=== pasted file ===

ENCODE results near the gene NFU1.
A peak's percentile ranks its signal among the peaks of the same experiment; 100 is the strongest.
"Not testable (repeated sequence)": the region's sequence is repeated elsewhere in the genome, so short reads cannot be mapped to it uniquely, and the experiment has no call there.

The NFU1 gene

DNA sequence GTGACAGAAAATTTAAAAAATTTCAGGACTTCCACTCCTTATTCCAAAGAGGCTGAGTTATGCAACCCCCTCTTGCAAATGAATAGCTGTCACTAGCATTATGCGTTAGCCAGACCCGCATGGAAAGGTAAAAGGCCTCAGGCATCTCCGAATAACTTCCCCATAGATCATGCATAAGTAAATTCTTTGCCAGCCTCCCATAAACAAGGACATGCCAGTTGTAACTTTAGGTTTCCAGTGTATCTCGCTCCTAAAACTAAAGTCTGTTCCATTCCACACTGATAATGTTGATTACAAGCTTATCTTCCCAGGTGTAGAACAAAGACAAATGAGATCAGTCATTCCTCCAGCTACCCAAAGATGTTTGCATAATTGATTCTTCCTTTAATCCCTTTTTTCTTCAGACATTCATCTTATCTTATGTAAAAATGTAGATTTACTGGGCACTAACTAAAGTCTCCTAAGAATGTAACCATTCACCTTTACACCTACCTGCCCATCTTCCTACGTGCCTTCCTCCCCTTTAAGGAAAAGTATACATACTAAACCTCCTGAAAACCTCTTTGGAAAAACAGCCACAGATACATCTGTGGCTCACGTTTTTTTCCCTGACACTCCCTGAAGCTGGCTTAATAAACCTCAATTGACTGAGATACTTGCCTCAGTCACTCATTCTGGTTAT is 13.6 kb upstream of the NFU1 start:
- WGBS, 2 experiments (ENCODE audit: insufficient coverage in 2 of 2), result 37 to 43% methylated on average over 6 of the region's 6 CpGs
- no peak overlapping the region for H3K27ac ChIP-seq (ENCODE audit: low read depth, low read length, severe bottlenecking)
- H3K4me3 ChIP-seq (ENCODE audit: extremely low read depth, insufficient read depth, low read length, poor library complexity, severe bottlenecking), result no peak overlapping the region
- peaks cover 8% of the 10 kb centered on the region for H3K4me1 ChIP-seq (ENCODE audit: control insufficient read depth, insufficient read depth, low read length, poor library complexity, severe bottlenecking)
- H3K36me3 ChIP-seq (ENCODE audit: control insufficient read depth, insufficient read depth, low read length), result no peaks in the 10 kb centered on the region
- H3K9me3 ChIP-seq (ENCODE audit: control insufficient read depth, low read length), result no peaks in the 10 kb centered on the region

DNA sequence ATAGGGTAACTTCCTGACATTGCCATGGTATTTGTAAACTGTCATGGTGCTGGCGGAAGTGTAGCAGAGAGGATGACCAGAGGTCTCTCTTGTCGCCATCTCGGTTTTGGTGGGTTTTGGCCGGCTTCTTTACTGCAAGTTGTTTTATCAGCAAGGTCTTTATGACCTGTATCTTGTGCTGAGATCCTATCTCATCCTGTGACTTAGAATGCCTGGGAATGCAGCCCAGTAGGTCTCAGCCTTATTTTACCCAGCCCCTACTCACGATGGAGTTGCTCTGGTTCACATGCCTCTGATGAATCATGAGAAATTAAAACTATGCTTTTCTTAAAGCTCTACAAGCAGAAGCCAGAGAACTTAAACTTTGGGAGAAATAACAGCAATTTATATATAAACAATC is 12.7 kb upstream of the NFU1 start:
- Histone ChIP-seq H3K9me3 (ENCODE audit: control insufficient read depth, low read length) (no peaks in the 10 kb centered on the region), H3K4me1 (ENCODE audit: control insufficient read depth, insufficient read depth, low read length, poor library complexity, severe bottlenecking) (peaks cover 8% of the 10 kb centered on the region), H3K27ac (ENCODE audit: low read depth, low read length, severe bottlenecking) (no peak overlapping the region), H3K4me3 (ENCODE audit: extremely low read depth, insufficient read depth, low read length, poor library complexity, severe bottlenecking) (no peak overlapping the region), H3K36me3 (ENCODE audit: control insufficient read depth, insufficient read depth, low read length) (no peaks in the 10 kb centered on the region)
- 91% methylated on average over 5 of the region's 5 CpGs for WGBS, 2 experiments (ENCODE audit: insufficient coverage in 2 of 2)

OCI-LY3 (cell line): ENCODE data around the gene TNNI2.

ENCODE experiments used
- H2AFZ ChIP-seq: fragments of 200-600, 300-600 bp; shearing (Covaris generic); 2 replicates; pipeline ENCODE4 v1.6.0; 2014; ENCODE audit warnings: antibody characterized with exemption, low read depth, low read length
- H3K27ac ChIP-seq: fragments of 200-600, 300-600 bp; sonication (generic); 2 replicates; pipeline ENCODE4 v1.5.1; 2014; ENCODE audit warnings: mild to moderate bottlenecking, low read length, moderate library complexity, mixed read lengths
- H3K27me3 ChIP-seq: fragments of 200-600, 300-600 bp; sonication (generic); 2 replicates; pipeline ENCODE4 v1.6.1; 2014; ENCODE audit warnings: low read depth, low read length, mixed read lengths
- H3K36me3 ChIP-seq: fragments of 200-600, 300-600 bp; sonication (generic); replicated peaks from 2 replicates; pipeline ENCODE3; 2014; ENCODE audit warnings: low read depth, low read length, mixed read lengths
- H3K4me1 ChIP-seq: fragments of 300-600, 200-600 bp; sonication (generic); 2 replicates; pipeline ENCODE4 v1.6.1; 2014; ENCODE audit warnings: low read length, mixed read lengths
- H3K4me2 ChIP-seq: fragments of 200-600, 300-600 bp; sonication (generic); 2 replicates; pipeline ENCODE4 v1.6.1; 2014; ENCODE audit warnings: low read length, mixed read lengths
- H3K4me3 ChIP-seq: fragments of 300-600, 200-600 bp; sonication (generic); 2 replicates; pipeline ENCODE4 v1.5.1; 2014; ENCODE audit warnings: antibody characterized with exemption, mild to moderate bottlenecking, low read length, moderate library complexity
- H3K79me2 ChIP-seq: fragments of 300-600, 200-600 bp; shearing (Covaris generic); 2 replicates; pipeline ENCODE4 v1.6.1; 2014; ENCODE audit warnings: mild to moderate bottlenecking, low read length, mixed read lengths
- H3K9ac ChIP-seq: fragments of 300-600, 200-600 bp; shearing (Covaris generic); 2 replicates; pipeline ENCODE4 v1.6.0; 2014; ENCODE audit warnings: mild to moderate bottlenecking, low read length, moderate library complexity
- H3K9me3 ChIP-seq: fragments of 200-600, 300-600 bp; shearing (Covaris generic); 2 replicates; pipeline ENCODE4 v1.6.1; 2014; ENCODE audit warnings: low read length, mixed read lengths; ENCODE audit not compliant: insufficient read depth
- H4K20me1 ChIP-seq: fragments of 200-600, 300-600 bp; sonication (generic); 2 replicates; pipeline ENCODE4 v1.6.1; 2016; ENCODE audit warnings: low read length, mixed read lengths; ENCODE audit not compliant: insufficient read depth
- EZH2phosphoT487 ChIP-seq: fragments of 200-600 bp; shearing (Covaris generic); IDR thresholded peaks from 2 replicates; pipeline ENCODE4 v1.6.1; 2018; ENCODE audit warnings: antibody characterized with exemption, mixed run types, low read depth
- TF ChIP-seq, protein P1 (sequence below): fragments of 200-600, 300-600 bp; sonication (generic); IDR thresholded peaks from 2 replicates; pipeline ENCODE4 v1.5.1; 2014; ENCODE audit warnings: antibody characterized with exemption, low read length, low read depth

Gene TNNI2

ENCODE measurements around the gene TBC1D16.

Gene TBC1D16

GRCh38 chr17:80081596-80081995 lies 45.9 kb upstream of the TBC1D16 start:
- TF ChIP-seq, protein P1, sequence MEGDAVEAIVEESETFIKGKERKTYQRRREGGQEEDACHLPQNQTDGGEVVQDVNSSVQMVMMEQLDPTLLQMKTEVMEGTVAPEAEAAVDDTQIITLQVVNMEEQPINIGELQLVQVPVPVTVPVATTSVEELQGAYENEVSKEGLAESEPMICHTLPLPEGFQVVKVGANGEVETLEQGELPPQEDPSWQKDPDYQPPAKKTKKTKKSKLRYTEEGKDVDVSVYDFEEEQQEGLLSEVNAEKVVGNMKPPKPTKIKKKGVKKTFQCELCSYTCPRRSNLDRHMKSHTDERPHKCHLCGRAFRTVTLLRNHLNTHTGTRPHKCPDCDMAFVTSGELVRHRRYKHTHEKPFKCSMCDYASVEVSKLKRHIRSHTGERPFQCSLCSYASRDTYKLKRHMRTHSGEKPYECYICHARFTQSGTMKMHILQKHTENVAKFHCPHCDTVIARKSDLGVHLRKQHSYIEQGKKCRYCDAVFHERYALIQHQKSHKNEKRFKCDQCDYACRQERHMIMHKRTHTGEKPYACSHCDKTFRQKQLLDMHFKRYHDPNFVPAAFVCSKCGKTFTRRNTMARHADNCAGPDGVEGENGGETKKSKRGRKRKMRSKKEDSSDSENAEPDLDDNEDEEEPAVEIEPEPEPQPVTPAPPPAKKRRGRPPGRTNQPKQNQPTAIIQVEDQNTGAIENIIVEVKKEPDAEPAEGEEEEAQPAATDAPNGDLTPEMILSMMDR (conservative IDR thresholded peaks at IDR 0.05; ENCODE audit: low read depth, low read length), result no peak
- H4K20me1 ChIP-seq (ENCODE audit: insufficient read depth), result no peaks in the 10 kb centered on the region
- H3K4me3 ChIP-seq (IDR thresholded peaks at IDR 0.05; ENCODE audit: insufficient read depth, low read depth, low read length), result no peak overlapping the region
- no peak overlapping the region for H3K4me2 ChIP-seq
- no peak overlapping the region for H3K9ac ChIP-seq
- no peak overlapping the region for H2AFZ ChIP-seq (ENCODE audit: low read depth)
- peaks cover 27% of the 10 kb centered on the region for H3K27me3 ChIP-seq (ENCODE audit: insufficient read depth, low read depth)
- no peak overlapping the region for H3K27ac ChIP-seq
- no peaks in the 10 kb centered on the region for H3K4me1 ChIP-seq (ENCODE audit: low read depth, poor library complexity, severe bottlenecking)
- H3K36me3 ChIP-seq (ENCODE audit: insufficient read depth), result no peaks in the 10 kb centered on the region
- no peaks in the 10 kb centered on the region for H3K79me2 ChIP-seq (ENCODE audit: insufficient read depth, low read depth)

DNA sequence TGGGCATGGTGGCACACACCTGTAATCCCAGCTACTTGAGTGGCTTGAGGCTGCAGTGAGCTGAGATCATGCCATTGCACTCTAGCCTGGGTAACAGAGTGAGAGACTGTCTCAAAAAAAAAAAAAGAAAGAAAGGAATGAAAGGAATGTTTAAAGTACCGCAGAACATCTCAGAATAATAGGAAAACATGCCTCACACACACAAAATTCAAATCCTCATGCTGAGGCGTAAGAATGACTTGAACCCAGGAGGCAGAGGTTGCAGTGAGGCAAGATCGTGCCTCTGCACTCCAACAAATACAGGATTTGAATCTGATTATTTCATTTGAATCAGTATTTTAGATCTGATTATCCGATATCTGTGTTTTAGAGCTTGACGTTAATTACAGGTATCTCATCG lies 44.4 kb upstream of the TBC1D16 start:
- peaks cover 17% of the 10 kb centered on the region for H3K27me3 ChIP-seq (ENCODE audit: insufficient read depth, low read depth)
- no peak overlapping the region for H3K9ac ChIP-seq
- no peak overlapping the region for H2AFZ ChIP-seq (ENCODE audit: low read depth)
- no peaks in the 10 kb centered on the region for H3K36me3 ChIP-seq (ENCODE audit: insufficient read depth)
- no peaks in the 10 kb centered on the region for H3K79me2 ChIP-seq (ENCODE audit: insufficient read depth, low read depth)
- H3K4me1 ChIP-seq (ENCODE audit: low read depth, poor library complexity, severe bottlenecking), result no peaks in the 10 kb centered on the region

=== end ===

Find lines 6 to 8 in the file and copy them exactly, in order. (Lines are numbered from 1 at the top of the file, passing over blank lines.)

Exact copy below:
- WGBS, 2 experiments (ENCODE audit: insufficient coverage in 2 of 2), result 37 to 43% methylated on average over 6 of the region's 6 CpGs
- no peak overlapping the region for H3K27ac ChIP-seq (ENCODE audit: low read depth, low read length, severe bottlenecking)
- H3K4me3 ChIP-seq (ENCODE audit: extremely low read depth, insufficient read depth, low read length, poor library complexity, severe bottlenecking), result no peak overlapping the region